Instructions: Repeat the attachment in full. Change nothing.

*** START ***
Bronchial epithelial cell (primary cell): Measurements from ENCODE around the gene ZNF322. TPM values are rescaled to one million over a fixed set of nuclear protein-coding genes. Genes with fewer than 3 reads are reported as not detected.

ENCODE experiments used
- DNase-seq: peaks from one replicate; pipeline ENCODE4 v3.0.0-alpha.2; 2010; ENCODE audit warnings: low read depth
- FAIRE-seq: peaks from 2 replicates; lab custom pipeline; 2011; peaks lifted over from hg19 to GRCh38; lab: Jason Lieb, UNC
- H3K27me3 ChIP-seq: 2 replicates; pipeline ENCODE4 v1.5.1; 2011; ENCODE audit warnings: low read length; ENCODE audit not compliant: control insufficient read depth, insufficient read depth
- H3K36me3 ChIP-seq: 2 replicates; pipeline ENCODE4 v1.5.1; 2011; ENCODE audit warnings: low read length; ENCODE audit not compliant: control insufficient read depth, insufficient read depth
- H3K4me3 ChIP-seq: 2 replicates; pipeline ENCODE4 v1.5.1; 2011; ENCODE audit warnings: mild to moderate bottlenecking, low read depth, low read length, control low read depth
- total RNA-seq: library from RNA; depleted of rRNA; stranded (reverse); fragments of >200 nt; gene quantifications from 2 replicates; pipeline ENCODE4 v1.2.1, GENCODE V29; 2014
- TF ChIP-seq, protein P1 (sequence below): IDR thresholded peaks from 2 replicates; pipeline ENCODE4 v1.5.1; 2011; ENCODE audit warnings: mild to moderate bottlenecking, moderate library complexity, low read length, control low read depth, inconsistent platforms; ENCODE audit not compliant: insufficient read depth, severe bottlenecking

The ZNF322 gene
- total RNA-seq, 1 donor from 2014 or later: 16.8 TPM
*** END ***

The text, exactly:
Bronchial epithelial cell (primary cell): Measurements from ENCODE around the gene ZNF322. TPM values are rescaled to one million over a fixed set of nuclear protein-coding genes. Genes with fewer than 3 reads are reported as not detected.

ENCODE experiments used
- DNase-seq: peaks from one replicate; pipeline ENCODE4 v3.0.0-alpha.2; 2010; ENCODE audit warnings: low read depth
- FAIRE-seq: peaks from 2 replicates; lab custom pipeline; 2011; peaks lifted over from hg19 to GRCh38; lab: Jason Lieb, UNC
- H3K27me3 ChIP-seq: 2 replicates; pipeline ENCODE4 v1.5.1; 2011; ENCODE audit warnings: low read length; ENCODE audit not compliant: control insufficient read depth, insufficient read depth
- H3K36me3 ChIP-seq: 2 replicates; pipeline ENCODE4 v1.5.1; 2011; ENCODE audit warnings: low read length; ENCODE audit not compliant: control insufficient read depth, insufficient read depth
- H3K4me3 ChIP-seq: 2 replicates; pipeline ENCODE4 v1.5.1; 2011; ENCODE audit warnings: mild to moderate bottlenecking, low read depth, low read length, control low read depth
- total RNA-seq: library from RNA; depleted of rRNA; stranded (reverse); fragments of >200 nt; gene quantifications from 2 replicates; pipeline ENCODE4 v1.2.1, GENCODE V29; 2014
- TF ChIP-seq, protein P1 (sequence below): IDR thresholded peaks from 2 replicates; pipeline ENCODE4 v1.5.1; 2011; ENCODE audit warnings: mild to moderate bottlenecking, moderate library complexity, low read length, control low read depth, inconsistent platforms; ENCODE audit not compliant: insufficient read depth, severe bottlenecking

The ZNF322 gene
- total RNA-seq, 1 donor from 2014 or later: 16.8 TPM